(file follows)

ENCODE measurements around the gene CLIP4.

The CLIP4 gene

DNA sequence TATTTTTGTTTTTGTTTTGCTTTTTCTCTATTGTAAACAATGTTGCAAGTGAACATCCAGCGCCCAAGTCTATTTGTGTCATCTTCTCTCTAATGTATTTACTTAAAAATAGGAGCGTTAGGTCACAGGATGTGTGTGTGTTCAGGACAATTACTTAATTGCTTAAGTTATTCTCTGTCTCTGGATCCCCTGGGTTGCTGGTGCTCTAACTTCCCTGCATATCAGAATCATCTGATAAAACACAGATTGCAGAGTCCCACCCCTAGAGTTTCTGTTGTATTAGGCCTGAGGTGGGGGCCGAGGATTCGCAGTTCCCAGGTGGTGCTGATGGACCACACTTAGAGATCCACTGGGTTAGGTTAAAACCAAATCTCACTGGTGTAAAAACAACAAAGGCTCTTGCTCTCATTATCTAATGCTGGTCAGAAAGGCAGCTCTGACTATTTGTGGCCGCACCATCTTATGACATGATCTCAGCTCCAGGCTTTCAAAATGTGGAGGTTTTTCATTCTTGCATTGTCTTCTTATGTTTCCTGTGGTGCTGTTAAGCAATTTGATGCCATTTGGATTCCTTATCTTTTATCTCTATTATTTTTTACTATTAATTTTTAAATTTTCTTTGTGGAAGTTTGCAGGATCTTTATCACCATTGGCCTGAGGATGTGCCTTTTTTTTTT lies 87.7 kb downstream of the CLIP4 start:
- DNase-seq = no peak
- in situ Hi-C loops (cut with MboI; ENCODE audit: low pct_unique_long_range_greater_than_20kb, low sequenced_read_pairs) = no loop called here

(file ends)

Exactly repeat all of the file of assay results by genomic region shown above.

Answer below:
ENCODE measurements around the gene CLIP4.

The CLIP4 gene

DNA sequence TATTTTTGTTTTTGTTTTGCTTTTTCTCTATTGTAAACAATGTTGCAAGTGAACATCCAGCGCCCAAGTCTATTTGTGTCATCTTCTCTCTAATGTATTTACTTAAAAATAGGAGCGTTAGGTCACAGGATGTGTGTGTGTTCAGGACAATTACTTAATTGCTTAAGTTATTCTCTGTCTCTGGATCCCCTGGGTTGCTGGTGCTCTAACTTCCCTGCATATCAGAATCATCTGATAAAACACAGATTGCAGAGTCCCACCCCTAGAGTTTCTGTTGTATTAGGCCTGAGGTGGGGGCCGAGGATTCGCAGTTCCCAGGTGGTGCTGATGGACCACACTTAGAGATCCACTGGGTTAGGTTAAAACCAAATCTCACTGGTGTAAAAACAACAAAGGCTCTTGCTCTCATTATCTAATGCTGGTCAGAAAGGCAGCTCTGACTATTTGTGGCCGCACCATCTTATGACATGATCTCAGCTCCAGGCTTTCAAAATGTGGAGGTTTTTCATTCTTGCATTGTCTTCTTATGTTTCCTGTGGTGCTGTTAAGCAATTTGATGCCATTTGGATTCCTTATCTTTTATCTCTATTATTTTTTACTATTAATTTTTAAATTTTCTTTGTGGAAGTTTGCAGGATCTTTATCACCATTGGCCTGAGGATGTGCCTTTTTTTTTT lies 87.7 kb downstream of the CLIP4 start:
- DNase-seq = no peak
- in situ Hi-C loops (cut with MboI; ENCODE audit: low pct_unique_long_range_greater_than_20kb, low sequenced_read_pairs) = no loop called here